Home / Industry / CSLR adds to the burden on industry it’s meant to support: FAAA

CSLR adds to the burden on industry it’s meant to support: FAAA

There are several bones of contention that the FAAA, and the industry more broadly, has with the compensation scheme's settings, despite supporting it in principle. At the heart of it is the government's repeated willingness to foist retrospective punishment on the good for the sins of the bad.
Industry

The Financial Advice Association of Australia has reacted strongly to the release of estimates for the government’s new Compensation Scheme of Last Resort, which look set to slug advisers will a bill for around $1,200 as part of the levy period starting July 1, 2024.

The CSLR is meant to strengthen the financial advice industry by giving consumers surety that they’ll be compensated up to $150,000 if the external dispute resolution frameworks fails, but that effort is negated by the financial burden it places on financial advisers according to FAAA chief executive Sarah Abood, who says the added cost will contribute further to the pressures forcing advisers out of the industry.

“The CSLR is intended to promote trust and confidence in the financial services sector and in particular, financial advice. However, if advisers are driven out of business by rising costs, through being made to pay for the poor behaviour of those who left the sector years ago, there won’t be a financial advice sector left to have confidence in,” Abood says.

  • The extra cost will either be born by advice practices, which could inhibit advice practice growth and curtail investment in new entrants, or passed on to clients. Either way, the FAAA argues, the scheme ends up harming consumers while it tries to protect them.

    “Coming as it does on top of an historically high ASIC levy, this flies in the face of making advice more accessible and affordable for consumers, which is the stated aim of our government.”

    The brunt of the burden

    The CLSR this week advised industry that the first and second levy period estimates were $4.8 million and $24.1 million respectively. The first period will be funded by the federal government while the second (and future) periods will be funded by the four industry subsectors being covered. Of these, financial advice will bear the heaviest burden with an $18.5 million bill, which the FAAA says equates to around $1,200 across 15,624 current advisers.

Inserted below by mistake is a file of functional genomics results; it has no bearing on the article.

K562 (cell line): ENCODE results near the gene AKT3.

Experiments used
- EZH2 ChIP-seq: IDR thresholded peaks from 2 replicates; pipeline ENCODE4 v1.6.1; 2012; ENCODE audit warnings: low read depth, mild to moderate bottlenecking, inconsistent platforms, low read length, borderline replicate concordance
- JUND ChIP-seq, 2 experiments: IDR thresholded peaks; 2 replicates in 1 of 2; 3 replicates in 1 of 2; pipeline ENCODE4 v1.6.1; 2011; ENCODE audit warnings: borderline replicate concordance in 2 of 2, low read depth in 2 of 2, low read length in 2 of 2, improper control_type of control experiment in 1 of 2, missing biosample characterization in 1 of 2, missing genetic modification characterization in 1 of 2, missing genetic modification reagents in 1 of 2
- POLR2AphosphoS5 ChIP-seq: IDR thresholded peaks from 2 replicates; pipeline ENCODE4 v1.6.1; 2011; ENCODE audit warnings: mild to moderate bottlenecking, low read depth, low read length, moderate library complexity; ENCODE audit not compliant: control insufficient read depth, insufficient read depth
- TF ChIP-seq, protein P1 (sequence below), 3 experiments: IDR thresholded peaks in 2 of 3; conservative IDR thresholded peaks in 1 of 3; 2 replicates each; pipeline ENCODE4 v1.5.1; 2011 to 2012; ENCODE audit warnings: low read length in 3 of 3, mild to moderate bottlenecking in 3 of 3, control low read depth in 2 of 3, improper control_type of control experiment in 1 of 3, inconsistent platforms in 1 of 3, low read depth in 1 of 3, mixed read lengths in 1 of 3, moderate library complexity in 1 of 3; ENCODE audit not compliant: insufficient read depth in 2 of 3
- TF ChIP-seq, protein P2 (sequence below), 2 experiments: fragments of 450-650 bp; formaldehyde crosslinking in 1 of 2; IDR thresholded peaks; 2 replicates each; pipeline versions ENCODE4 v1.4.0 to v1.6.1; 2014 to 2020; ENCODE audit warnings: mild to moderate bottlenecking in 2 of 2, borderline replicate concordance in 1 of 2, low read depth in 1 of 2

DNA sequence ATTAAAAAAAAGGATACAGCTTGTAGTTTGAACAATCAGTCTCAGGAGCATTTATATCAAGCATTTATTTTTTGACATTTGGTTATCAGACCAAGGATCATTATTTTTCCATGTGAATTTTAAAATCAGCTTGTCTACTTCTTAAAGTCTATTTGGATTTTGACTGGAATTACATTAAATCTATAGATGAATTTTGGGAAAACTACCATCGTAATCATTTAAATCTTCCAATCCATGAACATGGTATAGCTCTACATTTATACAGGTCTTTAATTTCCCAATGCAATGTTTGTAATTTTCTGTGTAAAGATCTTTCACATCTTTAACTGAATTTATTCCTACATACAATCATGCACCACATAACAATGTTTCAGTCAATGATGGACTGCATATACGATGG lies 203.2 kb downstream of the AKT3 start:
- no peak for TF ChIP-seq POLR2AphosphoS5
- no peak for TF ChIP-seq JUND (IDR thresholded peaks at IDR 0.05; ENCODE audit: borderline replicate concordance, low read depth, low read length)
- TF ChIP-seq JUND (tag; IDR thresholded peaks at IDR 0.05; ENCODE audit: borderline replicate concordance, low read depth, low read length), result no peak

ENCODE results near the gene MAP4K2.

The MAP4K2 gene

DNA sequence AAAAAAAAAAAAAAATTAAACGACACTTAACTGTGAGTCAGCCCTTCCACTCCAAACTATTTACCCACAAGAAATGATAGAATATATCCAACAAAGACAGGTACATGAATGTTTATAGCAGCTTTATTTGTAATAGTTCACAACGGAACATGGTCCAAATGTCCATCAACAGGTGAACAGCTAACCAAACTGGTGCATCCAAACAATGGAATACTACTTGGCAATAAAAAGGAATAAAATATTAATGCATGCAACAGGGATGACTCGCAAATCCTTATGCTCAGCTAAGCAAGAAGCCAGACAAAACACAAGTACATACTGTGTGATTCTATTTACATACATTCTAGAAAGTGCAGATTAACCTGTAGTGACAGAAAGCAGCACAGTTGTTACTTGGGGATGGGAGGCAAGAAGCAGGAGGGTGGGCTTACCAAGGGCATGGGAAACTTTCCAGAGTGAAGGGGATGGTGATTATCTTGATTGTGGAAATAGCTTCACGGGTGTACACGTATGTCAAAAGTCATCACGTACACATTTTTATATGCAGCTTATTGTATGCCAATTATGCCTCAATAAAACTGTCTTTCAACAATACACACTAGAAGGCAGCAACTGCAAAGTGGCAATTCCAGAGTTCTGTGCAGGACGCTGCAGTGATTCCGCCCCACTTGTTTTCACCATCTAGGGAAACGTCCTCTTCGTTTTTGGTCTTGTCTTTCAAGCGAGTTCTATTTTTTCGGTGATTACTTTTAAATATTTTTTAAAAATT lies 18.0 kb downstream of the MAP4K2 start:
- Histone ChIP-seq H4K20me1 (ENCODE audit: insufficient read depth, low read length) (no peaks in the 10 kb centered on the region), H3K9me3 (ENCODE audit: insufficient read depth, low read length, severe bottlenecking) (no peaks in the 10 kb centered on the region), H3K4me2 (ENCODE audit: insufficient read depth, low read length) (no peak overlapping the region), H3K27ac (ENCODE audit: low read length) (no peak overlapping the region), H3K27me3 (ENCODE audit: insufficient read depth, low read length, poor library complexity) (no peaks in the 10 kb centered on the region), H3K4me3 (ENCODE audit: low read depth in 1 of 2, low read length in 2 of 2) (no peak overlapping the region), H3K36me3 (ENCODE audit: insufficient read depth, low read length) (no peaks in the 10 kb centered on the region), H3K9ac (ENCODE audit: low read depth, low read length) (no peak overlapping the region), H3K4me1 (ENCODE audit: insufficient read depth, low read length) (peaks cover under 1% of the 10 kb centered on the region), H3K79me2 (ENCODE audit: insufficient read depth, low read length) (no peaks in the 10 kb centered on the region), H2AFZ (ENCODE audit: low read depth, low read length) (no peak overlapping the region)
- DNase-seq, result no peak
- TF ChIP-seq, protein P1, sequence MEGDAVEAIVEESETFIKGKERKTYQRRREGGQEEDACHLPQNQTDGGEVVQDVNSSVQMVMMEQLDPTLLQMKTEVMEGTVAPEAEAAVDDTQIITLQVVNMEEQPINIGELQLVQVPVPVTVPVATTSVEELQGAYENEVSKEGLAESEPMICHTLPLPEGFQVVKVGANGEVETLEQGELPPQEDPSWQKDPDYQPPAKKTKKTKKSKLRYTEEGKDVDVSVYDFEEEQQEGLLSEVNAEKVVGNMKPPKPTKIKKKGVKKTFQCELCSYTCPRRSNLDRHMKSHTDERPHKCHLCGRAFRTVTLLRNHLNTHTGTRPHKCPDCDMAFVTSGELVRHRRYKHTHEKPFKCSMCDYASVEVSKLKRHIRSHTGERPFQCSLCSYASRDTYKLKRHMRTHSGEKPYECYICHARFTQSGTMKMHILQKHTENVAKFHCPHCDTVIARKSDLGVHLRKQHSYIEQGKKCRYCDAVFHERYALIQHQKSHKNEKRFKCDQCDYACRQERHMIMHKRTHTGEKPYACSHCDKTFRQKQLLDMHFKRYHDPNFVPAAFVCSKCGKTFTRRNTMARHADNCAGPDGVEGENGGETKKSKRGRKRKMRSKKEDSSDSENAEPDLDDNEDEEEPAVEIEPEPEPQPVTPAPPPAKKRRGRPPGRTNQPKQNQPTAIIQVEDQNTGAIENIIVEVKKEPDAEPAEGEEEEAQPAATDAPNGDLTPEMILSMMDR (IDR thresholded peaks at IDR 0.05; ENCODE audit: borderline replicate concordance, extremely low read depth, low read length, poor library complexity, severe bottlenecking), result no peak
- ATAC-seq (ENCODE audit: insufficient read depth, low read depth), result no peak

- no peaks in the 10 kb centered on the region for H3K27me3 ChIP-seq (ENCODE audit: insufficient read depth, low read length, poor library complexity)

The FAAA has been a conditional supporter of the compensation scheme, which was recommended by the Ramsay Review and supported by Hayne in his Royal Commission final report. It’s purpose, according to the Ramsay Review, is to “promote trust and confidence in the EDR framework and the financial services sectors more broadly”.

    But the scheme has been beset by controversy from the start, with the FAAA pushing back on the “narrow” list of financial services subsectors splitting the bill. The association, and the industry more broadly, have called for failed managed investment schemes – which come under the external dispute resolution framework, hence increasing the bill – to contribute to remediation, a move which has thus far been blocked by the government.

    The retrospectivity kicker

    The biggest bone of contention, however, is that the CSLR will bill advisers for legacy issues dating back several years and include money owed for the calamitous collapse of Dixon’s Advisory. Despite going into administration two years ago and losing its license last year, Dixons remains a member of the Australian Financial Complaints Authority and falls under the scheme.

    There are around 2,000 complaints relating to Dixons with AFCA at present, with more to come. “All these complaints should be classified as legacy complaints, and funded by government,” the FAAA says.

    Because the claims against Dixons are still being made, and the retribution payments are based on the date the claims are made rather than when they are lodged, most of those claims fall in the second levy period, which advisers are paying for, rather than the first levy period, which the government covers.

    It also means advisers in 2024 are directly paying for the malfeasance committed by groups several years ago.

    “This flies in the face of the intent when setting up the scheme, as it will now become almost wholly retrospective in the way it applies to financial advice, well into the second and later years of operation,” the association states.

    “We are urgently calling on the government to remove retrospectivity by covering historical claims based on the date the claim is made, not the date the claim is finalised,” Abood adds.

     

    Tahn Sharpe

    Tahn is managing editor across The Inside Network's three publications.




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